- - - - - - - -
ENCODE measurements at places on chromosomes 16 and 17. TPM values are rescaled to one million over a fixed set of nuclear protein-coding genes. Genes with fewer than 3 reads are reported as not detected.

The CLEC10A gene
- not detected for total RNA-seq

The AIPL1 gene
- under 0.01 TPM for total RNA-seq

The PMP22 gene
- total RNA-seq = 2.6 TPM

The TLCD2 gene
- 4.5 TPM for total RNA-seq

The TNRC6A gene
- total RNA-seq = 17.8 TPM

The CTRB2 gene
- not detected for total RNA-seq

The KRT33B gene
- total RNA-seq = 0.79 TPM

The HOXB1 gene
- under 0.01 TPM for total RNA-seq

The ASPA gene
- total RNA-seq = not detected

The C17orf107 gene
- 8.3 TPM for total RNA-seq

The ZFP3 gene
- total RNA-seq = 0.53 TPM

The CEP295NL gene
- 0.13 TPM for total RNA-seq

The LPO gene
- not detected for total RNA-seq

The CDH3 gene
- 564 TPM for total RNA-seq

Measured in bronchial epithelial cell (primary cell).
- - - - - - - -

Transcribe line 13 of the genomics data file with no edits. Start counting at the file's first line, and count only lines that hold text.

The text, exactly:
- not detected for total RNA-seq